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Orthop Traumatol Surg Res. 2017 Dec;103(8S):S237-S244. doi: 10.1016/j.otsr.2017.08.003. Epub 2017 Sep 2.

Management of traumatic meniscal tear and degenerative meniscal lesions. Save the meniscus.

Author information

1
Service d'orthopédie traumatologie, centre hospitalier de Versailles, 177, rue de Versailles, 78150 Le Chesnay, France. Electronic address: pbeaufils@ch-versailles.fr.
2
Service d'orthopédie traumatologie, centre hospitalier de Versailles, 177, rue de Versailles, 78150 Le Chesnay, France.

Abstract

Meniscectomy remains one of the most frequent orthopedic procedures, despite meniscal sparing having been advocated for several decades now. Incidence is excessive in the light of scientifically robust studies demonstrating the interest of meniscal repair or of nonoperative treatment for traumatic tear and of nonoperative treatment for degenerative meniscal lesions. It is high time that the paradigm shifted, in favor of meniscal preservation. In traumatic tear, and most particularly longitudinal vertical tear in vascularized zones, repair shows a high success rates in terms of recovery time, functional outcome and cartilage protection. Leaving the meniscus alone may be an option in asymptomatic lesions of the lateral meniscus during anterior cruciate ligament (ACL) reconstruction. Posterior ramp lesions (in associated ACL tear), traumatic root tears and radial lesions are also excellent indications for repair, although it has to be borne in mind that the natural history of these lesions is not completely understood and nonoperative treatment also may be considered. Degenerative meniscal lesions are frequently revealed by MRI in middle-aged or elderly subjects. They are closely related to tissue aging and thus probably to osteoarthritic processes. Meniscectomy was long considered the treatment of choice. All but 1 of the 8 recent randomized studies reported non-superiority of arthroscopy over nonoperative treatment, which should thus be the first-line choice, with arthroscopic meniscectomy reserved for cases of failure, or earlier in case of "considerable" mechanical symptoms. Horizontal cleavage in young athletes is a particular case, requiring meniscal repair, to avoid a meniscectomy, which would inevitably be extensive in a young active patient. More than ever, the take-home message is: save the meniscus!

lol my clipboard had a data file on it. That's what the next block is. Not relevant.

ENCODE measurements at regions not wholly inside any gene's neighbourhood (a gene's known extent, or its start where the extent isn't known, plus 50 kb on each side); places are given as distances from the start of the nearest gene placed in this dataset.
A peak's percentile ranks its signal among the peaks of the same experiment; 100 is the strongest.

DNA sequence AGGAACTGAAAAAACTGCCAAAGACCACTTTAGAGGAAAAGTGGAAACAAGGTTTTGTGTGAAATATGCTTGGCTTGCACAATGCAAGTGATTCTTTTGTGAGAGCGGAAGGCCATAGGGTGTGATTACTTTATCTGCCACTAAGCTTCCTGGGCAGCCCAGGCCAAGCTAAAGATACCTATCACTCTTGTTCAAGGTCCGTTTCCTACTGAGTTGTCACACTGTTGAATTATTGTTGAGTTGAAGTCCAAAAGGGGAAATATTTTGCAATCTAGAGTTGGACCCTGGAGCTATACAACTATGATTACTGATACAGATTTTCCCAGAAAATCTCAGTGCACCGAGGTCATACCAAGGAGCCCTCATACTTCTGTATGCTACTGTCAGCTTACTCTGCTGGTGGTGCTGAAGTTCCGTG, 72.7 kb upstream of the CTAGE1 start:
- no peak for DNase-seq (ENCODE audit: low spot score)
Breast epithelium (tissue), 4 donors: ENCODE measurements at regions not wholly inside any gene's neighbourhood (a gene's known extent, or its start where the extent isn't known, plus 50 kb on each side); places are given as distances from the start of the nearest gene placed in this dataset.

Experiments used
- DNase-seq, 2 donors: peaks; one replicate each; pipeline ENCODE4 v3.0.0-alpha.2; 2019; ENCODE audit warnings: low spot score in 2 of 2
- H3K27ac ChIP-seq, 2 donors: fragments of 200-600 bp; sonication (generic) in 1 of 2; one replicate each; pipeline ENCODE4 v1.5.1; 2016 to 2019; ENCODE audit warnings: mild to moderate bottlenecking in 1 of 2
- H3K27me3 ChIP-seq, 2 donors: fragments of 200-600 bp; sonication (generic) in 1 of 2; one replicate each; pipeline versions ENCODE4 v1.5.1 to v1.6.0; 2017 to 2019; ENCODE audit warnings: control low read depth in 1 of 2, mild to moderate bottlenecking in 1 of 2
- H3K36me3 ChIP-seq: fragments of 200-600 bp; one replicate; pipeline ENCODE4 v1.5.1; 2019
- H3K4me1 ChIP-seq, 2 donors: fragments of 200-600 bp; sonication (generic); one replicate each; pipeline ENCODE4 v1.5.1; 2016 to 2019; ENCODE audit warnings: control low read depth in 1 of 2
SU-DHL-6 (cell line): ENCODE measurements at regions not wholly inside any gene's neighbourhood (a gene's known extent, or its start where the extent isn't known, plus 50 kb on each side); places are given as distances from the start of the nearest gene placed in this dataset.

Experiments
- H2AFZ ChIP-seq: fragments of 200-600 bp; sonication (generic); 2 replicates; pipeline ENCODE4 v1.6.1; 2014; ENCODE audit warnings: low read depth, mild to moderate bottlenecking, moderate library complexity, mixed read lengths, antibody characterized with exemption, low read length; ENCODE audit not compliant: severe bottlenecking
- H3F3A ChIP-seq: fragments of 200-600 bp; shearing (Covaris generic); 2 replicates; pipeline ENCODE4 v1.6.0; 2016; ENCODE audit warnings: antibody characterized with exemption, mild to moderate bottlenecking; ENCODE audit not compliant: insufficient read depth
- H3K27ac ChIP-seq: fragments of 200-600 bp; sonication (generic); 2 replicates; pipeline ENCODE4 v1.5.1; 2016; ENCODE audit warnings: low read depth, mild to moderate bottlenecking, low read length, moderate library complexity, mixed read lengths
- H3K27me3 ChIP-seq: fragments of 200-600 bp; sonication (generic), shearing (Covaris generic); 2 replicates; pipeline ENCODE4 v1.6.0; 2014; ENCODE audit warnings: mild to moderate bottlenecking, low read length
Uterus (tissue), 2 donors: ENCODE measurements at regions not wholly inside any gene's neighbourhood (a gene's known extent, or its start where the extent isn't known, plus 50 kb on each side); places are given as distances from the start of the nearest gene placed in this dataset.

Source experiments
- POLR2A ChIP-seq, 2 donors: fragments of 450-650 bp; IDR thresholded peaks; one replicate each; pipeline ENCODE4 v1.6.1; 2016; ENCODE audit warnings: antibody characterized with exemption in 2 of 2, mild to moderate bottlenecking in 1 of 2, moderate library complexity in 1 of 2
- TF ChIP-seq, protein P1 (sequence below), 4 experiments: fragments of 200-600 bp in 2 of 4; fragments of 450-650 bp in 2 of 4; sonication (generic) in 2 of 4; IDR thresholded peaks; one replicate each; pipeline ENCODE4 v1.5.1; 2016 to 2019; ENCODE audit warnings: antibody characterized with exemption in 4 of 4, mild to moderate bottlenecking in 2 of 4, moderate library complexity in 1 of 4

KEYWORDS:

Anterior cruciate ligament; Consensus; Degenerative meniscus lesion; Meniscectomy; Meniscus; Meniscus repair; Nonoperative treatment; Ramp lesions; Root tears

PMID:
28873348
DOI:
10.1016/j.otsr.2017.08.003
[Indexed for MEDLINE]
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